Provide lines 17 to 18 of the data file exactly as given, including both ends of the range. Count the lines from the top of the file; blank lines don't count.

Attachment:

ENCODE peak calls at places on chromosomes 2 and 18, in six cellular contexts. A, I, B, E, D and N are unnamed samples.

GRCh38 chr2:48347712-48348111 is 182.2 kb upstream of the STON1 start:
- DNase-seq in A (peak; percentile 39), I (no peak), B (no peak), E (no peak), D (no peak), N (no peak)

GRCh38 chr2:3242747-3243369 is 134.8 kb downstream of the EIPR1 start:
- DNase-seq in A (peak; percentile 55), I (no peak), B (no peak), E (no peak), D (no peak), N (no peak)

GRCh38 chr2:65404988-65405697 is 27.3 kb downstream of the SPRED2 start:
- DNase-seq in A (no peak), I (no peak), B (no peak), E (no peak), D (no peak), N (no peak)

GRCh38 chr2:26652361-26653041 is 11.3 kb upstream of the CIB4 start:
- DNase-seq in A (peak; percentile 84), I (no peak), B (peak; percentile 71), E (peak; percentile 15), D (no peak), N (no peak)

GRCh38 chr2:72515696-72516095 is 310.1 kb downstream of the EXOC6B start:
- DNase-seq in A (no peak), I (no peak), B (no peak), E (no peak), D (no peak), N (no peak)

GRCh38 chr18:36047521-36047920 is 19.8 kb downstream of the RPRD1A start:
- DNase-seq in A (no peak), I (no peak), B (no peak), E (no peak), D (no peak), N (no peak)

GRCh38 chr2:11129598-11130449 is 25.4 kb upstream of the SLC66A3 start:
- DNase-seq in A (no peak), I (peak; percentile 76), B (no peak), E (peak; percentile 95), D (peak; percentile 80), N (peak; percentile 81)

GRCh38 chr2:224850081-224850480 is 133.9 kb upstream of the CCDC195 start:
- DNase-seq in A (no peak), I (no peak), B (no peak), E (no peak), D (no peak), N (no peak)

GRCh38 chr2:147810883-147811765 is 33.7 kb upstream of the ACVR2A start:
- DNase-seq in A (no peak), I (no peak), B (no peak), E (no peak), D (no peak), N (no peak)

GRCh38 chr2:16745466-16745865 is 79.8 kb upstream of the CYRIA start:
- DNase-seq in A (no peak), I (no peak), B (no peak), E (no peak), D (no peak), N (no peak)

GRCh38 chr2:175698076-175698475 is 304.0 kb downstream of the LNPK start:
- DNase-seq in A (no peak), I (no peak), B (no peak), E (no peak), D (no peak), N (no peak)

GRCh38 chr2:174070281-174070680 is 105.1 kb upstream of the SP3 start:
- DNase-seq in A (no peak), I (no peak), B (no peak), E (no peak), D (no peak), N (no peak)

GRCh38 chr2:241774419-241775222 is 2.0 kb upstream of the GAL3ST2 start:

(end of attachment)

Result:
- DNase-seq in A (no peak), I (no peak), B (no peak), E (no peak), D (no peak), N (no peak)

GRCh38 chr2:147810883-147811765 is 33.7 kb upstream of the ACVR2A start: